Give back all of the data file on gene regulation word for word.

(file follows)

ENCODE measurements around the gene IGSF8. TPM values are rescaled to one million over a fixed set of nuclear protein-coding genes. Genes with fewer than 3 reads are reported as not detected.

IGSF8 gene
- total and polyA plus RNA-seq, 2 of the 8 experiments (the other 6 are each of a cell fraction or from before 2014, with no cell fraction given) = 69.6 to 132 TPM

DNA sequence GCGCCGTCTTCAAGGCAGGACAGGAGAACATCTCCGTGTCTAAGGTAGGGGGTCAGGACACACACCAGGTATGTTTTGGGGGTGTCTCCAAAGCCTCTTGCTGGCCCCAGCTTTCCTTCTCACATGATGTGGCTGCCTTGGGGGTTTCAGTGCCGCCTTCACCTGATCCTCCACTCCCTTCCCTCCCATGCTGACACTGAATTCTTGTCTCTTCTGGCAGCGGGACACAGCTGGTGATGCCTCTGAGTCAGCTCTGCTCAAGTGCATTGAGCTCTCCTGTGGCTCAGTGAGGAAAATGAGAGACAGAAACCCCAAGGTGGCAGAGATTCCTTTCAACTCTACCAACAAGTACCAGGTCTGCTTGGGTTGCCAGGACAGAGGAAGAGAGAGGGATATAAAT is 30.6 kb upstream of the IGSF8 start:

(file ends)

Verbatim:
ENCODE measurements around the gene IGSF8. TPM values are rescaled to one million over a fixed set of nuclear protein-coding genes. Genes with fewer than 3 reads are reported as not detected.

IGSF8 gene
- total and polyA plus RNA-seq, 2 of the 8 experiments (the other 6 are each of a cell fraction or from before 2014, with no cell fraction given) = 69.6 to 132 TPM

DNA sequence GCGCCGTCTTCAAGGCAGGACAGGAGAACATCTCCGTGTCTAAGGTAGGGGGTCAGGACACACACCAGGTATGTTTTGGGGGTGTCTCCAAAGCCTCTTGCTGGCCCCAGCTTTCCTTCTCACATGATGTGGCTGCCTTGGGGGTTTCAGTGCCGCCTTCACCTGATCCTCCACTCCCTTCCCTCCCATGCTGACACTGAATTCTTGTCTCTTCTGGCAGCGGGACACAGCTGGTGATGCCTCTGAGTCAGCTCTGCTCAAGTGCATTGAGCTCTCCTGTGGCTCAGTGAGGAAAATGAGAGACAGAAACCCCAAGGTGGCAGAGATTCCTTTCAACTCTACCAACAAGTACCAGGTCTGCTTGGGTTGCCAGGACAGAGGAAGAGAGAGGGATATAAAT is 30.6 kb upstream of the IGSF8 start: